4. In a heat-exchange apparatus adapted particularly for chilling edible animal carcasses having an elongated tank adapted to be filled with heat-exchange fluid; means for withdrawing said fluid near one extremity of said tank and transferring and discharging at least a portion thereof to a location in said tank near the opposite extremity thereof for recirculation therethrough; means for varying the temperature of said fluid as it is transferred; an elongated paddle positioned within said tank and means for oscillating said paddle in said tank in a path conforming generally to a section of the lower crosssectional contour thereof; the improvement comprising: means associated with said transfer means for discharging at least a portion of said withdrawn fluid into said tank intermediate the extremities thereof during transfer of said fluid whereby the temperatures of the fluid in different sections of said tank may be maintained at different levels.

5. The apparatus as set forth in claim 4 wherein said discharging means are adjustable.

6. The apparatus as set forth in claim 5 wherein said transferring means comprises at least one elongated fiume communicating between opposite extremities of said tank along which said fluid is adapted to flow under the influence of gravity and wherein said discharging means comprises at least one adjustable part along the length of said flume intermediate the extremities thereof.

7. The apparatus as set forth in claim 6 wherein two such flumes are provided, one of said flumes running along either side of said tank, each of said flumes having at least two of said ports intermediate the extremities thereof.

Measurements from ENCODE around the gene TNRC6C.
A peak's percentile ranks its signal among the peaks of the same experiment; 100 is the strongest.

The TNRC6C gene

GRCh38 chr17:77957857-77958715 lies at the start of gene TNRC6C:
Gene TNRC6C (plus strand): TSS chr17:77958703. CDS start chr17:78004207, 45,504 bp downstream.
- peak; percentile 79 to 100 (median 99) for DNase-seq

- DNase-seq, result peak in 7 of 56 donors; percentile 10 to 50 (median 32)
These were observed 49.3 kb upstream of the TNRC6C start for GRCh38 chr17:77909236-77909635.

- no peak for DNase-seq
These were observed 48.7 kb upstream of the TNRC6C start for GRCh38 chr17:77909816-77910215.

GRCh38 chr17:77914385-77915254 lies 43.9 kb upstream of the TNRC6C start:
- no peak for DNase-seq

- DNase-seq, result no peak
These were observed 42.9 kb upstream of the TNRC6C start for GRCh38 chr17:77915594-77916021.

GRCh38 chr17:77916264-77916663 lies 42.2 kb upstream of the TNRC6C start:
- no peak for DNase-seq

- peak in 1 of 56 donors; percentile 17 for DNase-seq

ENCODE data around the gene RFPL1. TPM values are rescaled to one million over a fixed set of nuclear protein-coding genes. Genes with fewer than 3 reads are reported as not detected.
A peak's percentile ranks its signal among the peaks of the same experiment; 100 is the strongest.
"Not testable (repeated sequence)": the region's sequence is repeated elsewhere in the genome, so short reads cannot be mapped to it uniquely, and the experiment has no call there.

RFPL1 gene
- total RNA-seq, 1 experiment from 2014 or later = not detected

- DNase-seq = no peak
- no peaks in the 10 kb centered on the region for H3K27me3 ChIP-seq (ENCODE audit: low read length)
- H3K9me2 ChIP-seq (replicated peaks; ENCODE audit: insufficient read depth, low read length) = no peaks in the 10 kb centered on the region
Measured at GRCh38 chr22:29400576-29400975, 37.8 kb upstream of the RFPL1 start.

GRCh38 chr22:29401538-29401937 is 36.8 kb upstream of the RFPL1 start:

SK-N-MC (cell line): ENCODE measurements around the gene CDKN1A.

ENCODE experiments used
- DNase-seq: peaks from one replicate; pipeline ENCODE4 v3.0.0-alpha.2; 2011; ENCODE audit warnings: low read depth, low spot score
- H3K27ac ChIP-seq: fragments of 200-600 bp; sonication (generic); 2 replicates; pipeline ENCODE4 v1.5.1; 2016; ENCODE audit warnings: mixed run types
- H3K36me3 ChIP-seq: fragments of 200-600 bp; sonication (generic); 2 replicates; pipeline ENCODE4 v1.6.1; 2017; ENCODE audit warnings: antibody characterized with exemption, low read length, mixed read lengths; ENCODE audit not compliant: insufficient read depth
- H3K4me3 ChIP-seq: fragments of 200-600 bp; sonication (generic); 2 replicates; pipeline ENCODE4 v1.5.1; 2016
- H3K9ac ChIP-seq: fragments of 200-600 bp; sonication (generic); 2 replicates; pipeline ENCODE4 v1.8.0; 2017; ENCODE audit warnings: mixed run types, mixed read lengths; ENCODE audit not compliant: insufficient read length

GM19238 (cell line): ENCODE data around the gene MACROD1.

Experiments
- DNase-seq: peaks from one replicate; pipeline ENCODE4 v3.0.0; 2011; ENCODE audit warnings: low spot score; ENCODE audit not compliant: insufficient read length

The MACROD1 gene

8. The apparatus as set forth in claim 6 which further comprises means for discharging articles from one extremity of said tank and means for pumping said heat exchange fluid from said one extremity of said tank into said flume.

5 References Cited UNITED STATES PATENTS 1,964,276 6/1934 Skinner 62-375 2,347,642 5/1944 Reinhardt 62-376 10 2,920,462 1/1960 Roseret al. 62-376X 3,340,696 9/1967 Zebarth et a1. 62 64x ROBERT A. OLEARY, Primary Examiner.

15 ALBERT W. DAVIS, JR., Assistant Examiner.

US. Cl. X.R. 62-65, 375

Patent Citations
Cited PatentFiling datePublication dateApplicantTitle
US1964276 *Oct 7, 1933Jun 26, 1934Fmc CorpCan cooling apparatus
US2347642 *Sep 28, 1940May 2, 1944Reinhardt George DRefrigerating cabinet
US2920462 *Apr 5, 1956Jan 12, 1960Glen A RoserApparatus for quick freezing food items
US3340696 *May 3, 1966Sep 12, 1967Ralph Zebarth IncMethod for chilling poultry
Referenced by
Citing PatentFiling datePublication dateApplicantTitle
US4577466 *Jun 26, 1985Mar 25, 1986Cunningham Larry LBy-products chiller and method for using same
US4578957 *Jun 18, 1985Apr 1, 1986Cunningham Larry LBy-products chiller and method for using same